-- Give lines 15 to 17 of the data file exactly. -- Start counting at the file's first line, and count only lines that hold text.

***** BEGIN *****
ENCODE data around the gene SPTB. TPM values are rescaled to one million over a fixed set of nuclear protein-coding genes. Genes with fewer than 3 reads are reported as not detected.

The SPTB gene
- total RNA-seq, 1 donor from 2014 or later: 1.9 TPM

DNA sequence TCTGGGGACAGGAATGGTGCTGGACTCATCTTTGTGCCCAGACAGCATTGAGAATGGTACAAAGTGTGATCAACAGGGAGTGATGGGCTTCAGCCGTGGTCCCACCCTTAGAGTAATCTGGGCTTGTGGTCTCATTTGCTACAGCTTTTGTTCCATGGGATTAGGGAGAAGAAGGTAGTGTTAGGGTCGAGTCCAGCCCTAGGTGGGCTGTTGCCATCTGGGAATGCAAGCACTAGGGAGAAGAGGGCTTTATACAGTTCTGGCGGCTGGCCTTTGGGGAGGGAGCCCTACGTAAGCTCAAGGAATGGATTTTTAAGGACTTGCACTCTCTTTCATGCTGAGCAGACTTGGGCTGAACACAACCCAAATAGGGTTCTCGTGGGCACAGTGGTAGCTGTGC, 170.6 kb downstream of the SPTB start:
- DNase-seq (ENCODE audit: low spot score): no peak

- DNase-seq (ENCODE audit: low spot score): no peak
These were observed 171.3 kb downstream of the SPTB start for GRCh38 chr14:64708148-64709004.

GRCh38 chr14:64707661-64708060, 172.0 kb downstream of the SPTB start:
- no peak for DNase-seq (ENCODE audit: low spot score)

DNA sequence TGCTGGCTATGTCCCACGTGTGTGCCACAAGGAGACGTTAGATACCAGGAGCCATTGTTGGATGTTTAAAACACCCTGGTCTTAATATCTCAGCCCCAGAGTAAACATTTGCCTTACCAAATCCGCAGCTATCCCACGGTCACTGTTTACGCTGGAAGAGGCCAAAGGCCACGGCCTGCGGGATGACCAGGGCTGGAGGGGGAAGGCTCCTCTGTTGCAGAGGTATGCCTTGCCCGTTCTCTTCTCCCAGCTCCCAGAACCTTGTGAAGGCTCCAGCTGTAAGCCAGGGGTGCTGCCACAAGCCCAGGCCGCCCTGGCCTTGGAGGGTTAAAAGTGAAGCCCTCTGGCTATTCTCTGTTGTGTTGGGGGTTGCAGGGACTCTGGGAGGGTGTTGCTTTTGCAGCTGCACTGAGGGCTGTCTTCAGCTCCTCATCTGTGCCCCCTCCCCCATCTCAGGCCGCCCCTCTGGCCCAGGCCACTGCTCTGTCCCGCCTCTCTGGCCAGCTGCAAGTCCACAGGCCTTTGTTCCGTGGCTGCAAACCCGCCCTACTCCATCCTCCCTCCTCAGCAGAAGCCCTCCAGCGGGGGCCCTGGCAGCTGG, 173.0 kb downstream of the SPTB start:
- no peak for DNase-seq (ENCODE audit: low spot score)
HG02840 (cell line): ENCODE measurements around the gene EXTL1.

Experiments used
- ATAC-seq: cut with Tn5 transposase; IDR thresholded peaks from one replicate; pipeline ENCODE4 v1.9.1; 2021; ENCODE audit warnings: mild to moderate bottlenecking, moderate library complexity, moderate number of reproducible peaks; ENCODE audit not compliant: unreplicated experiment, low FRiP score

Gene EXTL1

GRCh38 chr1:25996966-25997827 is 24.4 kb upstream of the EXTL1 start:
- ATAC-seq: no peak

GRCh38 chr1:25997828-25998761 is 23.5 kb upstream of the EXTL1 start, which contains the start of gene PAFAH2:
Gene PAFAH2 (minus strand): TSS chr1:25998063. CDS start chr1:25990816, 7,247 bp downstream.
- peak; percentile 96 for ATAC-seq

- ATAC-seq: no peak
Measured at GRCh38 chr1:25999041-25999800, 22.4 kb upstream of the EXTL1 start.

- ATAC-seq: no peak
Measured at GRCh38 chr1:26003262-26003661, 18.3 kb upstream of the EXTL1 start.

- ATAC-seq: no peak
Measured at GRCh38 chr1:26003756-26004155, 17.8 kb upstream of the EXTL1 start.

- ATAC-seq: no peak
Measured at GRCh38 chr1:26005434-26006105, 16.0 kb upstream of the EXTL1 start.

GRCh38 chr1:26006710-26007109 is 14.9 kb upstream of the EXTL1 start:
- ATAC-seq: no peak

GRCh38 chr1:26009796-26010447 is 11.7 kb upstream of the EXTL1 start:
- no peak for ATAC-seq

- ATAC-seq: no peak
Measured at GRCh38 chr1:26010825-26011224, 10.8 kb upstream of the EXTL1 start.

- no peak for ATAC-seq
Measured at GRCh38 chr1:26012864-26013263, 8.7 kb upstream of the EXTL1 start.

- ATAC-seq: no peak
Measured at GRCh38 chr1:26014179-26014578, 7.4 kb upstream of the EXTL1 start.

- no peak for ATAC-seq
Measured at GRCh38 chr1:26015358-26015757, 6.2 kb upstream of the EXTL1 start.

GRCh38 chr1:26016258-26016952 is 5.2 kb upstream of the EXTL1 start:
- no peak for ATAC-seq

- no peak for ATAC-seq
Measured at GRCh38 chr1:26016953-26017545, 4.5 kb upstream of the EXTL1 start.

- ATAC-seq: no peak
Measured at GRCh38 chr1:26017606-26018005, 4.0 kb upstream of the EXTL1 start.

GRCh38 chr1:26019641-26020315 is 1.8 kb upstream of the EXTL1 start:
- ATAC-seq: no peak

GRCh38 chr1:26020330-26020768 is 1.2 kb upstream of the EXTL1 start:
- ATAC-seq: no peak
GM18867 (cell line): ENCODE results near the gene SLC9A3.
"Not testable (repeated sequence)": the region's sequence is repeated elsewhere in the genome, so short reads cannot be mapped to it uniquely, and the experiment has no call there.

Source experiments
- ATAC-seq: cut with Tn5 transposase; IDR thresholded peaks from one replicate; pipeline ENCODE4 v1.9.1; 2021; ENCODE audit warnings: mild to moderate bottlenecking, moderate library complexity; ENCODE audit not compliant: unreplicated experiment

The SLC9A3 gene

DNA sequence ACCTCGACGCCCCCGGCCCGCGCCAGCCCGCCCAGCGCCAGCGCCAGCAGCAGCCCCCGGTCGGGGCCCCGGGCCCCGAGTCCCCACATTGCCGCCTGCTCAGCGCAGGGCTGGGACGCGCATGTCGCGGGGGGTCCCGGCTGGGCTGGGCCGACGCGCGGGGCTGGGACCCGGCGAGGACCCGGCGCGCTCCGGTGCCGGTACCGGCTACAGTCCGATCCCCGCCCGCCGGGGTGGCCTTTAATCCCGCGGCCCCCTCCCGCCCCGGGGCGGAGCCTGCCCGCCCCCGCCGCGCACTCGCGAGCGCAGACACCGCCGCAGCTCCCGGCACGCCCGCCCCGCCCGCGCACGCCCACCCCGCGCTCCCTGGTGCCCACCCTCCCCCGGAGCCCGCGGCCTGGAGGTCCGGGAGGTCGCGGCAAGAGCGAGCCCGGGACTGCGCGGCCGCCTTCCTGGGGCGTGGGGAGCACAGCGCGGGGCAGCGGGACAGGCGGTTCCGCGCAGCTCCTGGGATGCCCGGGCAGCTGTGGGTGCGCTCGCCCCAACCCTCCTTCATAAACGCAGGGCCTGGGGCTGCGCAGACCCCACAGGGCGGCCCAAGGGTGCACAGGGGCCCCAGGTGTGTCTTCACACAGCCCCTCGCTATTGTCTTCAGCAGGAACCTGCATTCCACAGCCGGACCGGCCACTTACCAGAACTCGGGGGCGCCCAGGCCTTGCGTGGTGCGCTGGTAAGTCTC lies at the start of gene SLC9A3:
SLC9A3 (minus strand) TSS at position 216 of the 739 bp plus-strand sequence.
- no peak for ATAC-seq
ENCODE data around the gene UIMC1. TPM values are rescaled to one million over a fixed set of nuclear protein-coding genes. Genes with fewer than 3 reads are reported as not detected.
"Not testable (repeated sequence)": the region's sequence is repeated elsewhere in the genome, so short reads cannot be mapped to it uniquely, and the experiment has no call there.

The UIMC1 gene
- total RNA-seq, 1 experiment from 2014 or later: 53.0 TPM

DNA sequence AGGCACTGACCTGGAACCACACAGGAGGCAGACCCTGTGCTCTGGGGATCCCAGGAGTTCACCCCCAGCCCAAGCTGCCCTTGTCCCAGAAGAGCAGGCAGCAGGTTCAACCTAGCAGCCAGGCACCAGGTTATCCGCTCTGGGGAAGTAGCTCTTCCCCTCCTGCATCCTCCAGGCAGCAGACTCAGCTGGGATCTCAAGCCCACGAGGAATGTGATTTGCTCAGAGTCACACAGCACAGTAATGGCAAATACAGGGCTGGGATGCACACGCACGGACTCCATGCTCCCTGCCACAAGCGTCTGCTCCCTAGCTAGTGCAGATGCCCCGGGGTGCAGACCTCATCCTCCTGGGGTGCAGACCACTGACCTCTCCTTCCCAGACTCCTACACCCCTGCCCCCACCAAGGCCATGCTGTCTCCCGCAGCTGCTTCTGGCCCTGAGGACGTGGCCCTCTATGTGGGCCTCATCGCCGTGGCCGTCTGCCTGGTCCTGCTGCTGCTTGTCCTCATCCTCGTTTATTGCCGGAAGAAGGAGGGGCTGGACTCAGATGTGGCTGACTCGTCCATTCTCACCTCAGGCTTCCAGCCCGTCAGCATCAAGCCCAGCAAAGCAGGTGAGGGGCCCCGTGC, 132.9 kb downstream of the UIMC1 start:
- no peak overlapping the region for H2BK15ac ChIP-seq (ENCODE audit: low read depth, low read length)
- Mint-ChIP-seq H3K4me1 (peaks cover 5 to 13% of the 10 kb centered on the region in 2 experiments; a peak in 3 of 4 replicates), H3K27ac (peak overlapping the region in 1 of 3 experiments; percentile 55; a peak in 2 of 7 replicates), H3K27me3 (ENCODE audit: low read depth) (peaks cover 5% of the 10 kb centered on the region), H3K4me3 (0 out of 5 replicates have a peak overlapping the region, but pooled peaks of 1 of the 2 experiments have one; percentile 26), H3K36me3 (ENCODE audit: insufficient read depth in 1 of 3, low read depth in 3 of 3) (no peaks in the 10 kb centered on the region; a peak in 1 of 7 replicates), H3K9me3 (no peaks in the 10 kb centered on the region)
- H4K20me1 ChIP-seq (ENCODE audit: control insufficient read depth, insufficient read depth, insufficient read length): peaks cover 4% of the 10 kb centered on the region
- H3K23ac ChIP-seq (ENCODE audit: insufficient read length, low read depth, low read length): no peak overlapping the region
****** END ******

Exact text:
Gene EXTL1

GRCh38 chr1:25996966-25997827 is 24.4 kb upstream of the EXTL1 start:
- ATAC-seq: no peak